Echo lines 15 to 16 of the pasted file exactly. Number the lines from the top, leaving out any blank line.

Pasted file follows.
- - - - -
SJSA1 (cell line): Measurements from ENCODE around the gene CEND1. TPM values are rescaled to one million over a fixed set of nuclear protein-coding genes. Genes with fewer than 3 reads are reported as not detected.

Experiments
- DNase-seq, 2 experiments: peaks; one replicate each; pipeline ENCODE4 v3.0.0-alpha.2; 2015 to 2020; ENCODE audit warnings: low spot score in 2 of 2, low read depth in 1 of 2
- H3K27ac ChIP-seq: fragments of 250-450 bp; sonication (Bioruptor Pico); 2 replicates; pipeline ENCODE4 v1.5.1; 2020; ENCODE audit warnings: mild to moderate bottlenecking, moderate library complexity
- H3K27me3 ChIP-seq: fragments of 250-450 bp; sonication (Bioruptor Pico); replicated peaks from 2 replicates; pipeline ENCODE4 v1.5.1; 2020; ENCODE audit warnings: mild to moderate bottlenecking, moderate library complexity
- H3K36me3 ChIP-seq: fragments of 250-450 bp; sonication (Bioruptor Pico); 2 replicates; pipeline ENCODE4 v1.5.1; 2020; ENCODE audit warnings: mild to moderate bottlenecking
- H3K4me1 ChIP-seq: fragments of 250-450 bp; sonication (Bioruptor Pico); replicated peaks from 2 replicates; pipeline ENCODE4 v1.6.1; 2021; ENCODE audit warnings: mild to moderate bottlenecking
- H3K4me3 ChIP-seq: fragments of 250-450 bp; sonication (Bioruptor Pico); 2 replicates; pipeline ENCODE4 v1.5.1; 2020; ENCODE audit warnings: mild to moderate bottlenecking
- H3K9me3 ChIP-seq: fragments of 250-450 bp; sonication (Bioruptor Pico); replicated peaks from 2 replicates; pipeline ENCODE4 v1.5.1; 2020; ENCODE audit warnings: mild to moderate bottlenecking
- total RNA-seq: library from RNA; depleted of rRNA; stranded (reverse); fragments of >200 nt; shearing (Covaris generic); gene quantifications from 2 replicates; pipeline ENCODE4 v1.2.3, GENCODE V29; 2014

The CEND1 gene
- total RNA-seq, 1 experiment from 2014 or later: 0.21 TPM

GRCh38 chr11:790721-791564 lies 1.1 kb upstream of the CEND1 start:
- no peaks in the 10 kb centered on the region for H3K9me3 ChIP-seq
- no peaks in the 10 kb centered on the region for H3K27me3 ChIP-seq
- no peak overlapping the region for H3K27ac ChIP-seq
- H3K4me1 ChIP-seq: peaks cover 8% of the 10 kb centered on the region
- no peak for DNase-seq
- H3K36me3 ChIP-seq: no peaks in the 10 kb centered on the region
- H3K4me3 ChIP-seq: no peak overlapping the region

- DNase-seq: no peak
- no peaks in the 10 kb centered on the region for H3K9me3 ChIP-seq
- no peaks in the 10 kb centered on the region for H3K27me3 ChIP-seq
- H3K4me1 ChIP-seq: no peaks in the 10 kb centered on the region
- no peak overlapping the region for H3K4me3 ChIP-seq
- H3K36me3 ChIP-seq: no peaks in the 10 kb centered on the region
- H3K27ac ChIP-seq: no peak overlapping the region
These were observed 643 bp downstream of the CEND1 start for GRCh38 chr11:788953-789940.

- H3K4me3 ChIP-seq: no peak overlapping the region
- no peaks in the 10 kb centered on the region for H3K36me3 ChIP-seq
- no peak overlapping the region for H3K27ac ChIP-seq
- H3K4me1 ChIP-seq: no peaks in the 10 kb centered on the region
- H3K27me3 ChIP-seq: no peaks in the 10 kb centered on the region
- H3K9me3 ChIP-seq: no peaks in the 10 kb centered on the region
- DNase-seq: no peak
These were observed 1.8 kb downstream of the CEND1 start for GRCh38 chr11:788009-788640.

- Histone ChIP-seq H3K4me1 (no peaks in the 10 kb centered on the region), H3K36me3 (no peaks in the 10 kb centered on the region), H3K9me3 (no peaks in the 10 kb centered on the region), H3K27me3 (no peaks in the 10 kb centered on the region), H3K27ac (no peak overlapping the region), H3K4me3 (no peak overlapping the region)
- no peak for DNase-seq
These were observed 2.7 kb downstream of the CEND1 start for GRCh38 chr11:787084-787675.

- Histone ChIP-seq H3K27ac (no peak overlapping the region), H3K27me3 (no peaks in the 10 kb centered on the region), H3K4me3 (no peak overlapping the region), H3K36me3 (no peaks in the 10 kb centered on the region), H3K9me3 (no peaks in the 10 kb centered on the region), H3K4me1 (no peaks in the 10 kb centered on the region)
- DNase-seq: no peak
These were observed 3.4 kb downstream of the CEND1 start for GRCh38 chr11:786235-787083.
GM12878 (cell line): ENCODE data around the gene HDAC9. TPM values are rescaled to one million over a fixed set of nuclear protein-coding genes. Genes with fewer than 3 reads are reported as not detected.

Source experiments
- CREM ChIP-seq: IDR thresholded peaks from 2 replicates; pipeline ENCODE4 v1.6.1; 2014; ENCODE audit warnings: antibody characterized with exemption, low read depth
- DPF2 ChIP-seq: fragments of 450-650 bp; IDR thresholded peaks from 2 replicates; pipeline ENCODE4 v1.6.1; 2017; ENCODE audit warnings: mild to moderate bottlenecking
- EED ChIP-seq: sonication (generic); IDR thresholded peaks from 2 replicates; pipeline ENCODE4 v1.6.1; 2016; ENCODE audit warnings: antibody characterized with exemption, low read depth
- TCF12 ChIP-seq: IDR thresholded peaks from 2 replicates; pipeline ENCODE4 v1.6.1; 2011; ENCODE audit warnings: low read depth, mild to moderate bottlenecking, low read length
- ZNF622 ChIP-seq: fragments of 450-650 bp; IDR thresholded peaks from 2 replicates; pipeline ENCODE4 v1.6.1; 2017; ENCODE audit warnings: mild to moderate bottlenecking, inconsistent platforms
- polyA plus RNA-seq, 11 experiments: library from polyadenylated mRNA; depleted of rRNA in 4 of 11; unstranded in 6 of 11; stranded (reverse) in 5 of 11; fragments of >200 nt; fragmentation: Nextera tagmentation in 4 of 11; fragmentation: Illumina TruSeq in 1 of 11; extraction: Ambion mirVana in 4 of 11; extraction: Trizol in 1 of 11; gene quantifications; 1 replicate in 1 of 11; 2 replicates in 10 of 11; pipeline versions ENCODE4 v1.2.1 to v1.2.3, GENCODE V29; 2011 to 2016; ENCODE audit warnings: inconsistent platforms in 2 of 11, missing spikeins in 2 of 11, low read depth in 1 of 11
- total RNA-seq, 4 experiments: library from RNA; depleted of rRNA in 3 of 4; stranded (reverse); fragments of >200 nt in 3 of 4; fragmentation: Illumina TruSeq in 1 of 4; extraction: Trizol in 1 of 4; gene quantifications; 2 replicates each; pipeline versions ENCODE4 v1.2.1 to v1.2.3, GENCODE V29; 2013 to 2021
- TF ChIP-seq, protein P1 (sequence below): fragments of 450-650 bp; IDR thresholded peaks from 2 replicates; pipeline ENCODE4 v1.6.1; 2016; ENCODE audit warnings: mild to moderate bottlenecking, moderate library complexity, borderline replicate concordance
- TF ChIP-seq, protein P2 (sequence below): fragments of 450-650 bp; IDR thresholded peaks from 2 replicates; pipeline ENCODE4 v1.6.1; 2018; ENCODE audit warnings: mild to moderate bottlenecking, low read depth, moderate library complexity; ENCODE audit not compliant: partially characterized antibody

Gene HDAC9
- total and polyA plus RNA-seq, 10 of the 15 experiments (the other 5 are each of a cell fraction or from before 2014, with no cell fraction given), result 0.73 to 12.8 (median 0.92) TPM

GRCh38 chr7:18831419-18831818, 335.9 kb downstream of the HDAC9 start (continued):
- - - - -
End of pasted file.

- no peaks in the 10 kb centered on the region for H3K27me3 ChIP-seq
- no peak overlapping the region for H3K27ac ChIP-seq